With the “Indian threat” diminished, Colonial settlers – many of them Revolutionary War veterans – began moving into the area. Life there was unimaginatively difficult for these people who considered themselves cultured. Luckily, some remaining friendly Native Americans taught them how to hunt, fish and store food. But they were still lacking basic commodities that could not be delivered in bulk to them via the river.
That’s where Samuel Preston comes into the picture and where Jon’s quest to connect the past with the present begins. “He built a portage trail from Stockport in Wayne County to Harmony in Susquehanna County,” Jon explained. “It provided a link from the Delaware River to the Susquehanna River.”
With supplies being shipped up the Delaware River from Philadelphia and then moved on foot or by oxen cart over the 22-mile portage trail, trading villages began to pop up in both Pennsylvania and New York, including an important port at Great Bend. As the population grew, so did the awareness of the new settlers that they were inhabiting a land that was still very wild. “At Red Rock, they almost walked away because of the number of rattlesnakes. The settlers hired local farmers to clean them out,” said Jon. “They killed 445 of them in one day.”
By the 1840s, the portage trail and river alone could not bring supplies to the area quickly enough to meet increasing demands nor allow for efficient export of commodities and resources from the region. That’s when the railroads came into play and where Jon’s passion for local history is seriously stoked.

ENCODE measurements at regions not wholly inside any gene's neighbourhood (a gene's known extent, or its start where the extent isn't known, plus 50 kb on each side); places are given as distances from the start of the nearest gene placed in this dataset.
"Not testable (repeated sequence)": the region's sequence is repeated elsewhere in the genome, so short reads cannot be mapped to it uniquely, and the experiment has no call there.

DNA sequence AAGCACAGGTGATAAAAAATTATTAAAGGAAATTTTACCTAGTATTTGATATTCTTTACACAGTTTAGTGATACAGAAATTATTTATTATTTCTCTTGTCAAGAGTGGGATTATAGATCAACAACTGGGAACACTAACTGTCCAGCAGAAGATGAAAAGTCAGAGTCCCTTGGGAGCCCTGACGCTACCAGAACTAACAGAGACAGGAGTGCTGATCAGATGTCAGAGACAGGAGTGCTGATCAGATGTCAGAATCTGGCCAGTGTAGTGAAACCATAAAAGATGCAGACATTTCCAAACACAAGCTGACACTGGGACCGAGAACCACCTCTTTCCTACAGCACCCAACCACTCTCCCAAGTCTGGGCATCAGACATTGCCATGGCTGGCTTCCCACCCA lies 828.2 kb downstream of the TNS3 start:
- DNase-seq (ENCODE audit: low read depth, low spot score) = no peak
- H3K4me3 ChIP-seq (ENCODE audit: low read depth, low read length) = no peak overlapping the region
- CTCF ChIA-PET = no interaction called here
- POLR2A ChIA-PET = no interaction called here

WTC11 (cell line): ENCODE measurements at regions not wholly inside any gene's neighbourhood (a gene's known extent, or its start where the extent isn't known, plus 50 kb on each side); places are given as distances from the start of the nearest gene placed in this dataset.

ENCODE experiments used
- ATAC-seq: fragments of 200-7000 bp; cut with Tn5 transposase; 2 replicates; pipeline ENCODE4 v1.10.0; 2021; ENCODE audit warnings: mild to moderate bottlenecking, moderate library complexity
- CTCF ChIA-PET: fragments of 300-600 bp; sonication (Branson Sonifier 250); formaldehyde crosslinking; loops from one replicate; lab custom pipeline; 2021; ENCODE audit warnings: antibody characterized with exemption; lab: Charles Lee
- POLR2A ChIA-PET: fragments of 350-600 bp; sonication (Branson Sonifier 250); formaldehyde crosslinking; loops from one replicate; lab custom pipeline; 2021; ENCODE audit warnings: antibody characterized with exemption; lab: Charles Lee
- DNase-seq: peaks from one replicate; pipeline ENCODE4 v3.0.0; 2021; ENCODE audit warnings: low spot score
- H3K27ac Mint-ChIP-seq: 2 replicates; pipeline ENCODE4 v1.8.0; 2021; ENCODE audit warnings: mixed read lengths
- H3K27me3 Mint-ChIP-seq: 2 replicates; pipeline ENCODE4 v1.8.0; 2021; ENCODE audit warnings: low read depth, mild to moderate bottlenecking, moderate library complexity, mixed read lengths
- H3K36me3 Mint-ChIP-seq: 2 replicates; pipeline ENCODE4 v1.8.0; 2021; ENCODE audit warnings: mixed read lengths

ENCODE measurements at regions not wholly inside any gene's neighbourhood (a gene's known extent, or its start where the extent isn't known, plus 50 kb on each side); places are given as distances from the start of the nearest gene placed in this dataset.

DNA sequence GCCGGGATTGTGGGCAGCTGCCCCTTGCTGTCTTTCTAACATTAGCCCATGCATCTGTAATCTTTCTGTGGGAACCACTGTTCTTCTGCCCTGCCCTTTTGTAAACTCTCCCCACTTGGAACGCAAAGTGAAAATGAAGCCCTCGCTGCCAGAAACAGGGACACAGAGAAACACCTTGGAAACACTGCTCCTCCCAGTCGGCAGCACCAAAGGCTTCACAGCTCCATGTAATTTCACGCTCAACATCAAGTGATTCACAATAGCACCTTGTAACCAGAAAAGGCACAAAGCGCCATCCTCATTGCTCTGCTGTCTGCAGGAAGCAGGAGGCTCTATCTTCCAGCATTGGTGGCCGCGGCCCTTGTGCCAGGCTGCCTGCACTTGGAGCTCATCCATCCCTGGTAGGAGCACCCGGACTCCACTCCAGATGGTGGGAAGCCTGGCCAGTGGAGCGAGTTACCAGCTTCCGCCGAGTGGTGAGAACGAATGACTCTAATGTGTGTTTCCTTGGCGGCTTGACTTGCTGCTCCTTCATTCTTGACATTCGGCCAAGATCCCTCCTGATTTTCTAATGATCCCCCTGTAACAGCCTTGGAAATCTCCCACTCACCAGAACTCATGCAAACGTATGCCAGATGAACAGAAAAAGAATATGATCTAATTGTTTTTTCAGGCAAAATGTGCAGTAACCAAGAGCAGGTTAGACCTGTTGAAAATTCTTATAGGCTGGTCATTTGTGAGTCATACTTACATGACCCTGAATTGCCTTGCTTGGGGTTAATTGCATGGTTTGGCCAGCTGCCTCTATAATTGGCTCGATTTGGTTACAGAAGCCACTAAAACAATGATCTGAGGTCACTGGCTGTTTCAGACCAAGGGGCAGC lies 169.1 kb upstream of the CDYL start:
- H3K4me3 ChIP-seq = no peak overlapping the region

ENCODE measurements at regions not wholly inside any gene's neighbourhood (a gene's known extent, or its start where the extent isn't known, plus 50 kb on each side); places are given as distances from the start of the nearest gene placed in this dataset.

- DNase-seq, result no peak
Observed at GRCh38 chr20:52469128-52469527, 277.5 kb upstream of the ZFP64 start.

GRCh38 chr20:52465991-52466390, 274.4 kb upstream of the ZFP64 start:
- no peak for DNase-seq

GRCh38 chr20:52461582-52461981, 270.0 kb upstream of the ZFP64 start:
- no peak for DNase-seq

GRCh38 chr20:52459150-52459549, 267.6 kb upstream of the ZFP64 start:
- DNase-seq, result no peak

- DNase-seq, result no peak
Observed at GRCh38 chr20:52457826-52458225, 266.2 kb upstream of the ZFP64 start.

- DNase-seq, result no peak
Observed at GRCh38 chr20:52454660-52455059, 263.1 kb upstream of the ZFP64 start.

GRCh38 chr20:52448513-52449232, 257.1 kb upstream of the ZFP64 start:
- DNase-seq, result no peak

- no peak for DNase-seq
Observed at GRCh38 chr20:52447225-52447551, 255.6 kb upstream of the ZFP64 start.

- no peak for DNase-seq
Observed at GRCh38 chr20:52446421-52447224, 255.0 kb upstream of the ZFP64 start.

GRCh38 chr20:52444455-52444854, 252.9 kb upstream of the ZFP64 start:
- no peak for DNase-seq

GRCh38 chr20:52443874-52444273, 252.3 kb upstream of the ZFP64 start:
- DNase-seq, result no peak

According to his records, Henry Drinker, a prominent Philadelphia lawyer who owned thousands of acres in Susquehanna County, sold 300 acres in 1848 to the Erie Railroad, which began construction of rail yard and locomotive factory that would transform Susquehanna into a major hub of east coast transportation. Construction of the Starrucca Viaduct was started at about the same time.
Thousands of workers were brought in to build bridges, run rail lines, and construct shops that supported the railroads. As the projects neared their first phase of completion, Erie Railroad gave plots of land running up the western hillside to workers for them to build homes.
The network of rails spread like spokes of a wobbly wheel, meeting the Delaware & Hudson lines coming up from the south and creating other smaller hubs and new towns where there was room for a station. “From Alford, you could go to Tunkhannock, Montrose or Susquehanna,” Jon explained. “It might take you a while, but you could get there.” He is still amazed at how slight the grade is on the various lines, despite the rugged terrain. “They would cut through anything in their way,” he said of the crews of linemen, who had only gun powder for the first two decades until dynamite became available to them around 1869.
In addition to collecting photos depicting the rapid development of the tri-boro area and the high level of energy sustained by the railroads for many decades, Jon and long-time friends Dana Rockwell and Craig Benson started applying the massive treasure trove of history to their own exploration of the hillsides and ravines that surround the towns.